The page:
Lee County Schools Teacher of the Week: Michelle Pinto

Jan. 10, 2013 @ 05:20 PM

Name: Michelle Pinto

School: Floyd L. Knight, The Children’s Center 

Grades/subjects you teach: Preschool

E-mail address: mpinto.flk@lee.k12.nc.us 

Date, place of birth: Feb. 7, 1981, Chatham County, N.C.

Education (high school & college attended, degrees): Northwood High School, Pittsboro, N.C. – general education; Central Carolina Community College, Sanford/Pittsboro, N.C. - A.A. College Transfer; School of Communication Arts; Raleigh, N.C. – digital art and computer animation; East Carolina University; Greenville, N.C. — B.S., birth – kindergarten education

Brief work history:

Floyd L. Knight School; Sanford, N.C.,  five years

Chatham Child Development Center (CCDC); Siler City, N.C., one year

InfoGraphix, Inc., Chapel Hill, N.C., four years

Teaching honors/awards: Elected to be the leadership chairperson by fellow staff for the 2012-2013 school year, received a certificate of accomplishment from the North Carolina's Touchstone Energy Cooperatives as a 2009-10 Bright Ideas Grant Award recipient, along with coworkers Audrey Beachler and Angela Davenport

Hobbies/interests outside teaching: Photography and videography, I actually do a lot of wedding photography and video creation on weekends and during the summer.

Family: I've been happily married for nine-and-a-half years to Mike Pinto with an 8-year-old daughter, Courtney. I live in Chatham County, next door to my parents, Jim and Mary Muehlbach. I am happy to say I am newly an aunt; my brother, Jake, and his wife, Anita, just had a baby girl on Dec. 17. 

ON TEACHING

What led you to a career as a teacher? I decided to become a teacher after the birth of my daughter. I enjoyed watching her grow and helping her develop. I realized how important it is to build appropriate foundations early in childhood. I was driven to learn more about how to support her, as well as having a schedule that closely resembles hers throughout her childhood to spend more quality time with her and my family during the summer.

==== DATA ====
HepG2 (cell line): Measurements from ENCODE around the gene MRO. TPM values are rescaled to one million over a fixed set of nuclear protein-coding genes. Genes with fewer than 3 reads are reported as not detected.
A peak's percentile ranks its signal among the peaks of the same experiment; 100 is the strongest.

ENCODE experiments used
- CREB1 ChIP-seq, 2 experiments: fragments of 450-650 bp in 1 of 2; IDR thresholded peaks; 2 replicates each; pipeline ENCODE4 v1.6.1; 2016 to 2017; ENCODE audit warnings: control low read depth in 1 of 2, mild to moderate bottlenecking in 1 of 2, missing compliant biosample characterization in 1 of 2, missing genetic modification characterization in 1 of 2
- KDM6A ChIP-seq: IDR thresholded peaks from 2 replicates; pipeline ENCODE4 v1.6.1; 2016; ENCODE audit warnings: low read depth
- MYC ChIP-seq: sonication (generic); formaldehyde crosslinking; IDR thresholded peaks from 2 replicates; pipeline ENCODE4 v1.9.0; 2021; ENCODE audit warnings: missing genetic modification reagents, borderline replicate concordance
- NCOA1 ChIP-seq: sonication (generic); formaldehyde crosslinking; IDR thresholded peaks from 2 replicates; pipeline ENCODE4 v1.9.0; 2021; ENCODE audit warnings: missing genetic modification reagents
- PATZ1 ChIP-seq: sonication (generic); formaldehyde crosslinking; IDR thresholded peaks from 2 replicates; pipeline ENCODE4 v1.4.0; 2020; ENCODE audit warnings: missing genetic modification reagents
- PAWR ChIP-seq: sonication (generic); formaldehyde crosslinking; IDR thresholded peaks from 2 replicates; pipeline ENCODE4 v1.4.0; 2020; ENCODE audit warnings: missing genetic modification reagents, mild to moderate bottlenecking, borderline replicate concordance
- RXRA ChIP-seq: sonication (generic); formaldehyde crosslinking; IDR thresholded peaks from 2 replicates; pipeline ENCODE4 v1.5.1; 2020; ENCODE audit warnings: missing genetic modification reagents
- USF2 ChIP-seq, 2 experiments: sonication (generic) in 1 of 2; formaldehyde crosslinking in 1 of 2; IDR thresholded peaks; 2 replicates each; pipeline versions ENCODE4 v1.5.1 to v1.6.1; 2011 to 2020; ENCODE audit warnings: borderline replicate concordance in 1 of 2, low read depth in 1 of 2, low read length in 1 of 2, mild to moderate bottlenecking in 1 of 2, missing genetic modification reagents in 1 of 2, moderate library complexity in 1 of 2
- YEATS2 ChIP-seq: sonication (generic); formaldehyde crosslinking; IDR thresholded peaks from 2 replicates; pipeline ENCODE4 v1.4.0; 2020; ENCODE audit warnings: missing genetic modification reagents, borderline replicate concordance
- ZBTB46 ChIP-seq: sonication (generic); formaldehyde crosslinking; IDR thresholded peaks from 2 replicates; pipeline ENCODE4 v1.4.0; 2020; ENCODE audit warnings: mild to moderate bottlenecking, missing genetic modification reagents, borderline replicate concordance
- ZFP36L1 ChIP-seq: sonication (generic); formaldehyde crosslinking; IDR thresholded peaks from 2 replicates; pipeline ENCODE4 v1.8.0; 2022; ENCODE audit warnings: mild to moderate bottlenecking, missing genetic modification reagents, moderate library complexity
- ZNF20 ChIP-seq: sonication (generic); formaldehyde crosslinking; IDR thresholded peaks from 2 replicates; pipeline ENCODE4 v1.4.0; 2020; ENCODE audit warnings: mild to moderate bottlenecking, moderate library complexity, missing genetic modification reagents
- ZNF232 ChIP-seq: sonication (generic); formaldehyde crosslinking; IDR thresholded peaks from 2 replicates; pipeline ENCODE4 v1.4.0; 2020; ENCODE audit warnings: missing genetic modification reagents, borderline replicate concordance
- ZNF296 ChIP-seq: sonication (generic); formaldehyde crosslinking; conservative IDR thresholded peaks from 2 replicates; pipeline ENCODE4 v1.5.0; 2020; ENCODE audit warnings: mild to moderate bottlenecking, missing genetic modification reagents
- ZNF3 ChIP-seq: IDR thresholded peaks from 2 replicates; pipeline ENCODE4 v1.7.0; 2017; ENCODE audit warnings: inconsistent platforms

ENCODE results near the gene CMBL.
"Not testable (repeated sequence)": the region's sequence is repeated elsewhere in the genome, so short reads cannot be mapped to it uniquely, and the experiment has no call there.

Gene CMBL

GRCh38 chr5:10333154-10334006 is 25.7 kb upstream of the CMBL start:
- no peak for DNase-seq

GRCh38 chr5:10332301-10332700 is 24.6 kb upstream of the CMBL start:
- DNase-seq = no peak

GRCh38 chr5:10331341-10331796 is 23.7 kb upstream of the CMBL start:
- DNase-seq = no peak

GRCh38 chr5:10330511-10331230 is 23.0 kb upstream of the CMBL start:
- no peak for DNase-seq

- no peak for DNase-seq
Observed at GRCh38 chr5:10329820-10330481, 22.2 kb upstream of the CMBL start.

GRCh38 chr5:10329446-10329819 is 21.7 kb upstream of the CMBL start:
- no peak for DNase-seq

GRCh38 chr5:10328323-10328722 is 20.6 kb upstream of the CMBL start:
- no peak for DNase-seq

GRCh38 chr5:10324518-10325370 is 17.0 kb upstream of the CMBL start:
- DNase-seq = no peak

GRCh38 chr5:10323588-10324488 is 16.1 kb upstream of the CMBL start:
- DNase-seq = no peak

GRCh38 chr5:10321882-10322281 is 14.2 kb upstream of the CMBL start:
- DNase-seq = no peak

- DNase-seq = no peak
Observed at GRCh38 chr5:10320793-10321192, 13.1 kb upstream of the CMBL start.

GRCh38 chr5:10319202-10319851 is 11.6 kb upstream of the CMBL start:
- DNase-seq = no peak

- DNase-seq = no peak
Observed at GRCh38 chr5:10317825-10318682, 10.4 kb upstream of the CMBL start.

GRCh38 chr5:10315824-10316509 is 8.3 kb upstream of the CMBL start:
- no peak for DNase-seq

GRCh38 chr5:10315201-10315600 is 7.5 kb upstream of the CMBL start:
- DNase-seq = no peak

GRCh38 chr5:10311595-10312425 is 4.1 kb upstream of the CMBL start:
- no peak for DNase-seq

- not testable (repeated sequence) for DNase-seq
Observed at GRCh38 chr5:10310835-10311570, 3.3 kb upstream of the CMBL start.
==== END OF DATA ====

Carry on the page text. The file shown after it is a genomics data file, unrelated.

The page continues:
Who were your favorite teachers as you went through school, and what did you learn from them? My favorite teacher was my fourth/fifth grade teacher at Pittsboro Primary, Mrs. Linda Thompson. She taught us to value learning and to keep trying and have self respect. She was also genuinely caring toward students, and I loved that. My other favorite was Mr. Triffaro at Northwood in high school because he taught us to question things and really think for ourselves more than just accepting hearsay.

Has becoming a teacher been all you expected it would be? Becoming a teacher has been all that I expected and more. The joy of seeing a child come into my classroom who cannot speak or walk, but then move on to kindergarten having gained so many skills, is just a blessing to me. There are many challenges, but knowing that you really can make a difference in the life of a child makes it all worth it.

How has teaching changed since you were a student? There is definitely more paperwork associated with being a teacher than I would have ever realized as a student. I think that there are a lot more resources for teachers and parents, such as school specialists, mentors and even just the Internet. 

What "makes your day" as a teacher? The smiles, giggles, hugs and silly comments from the students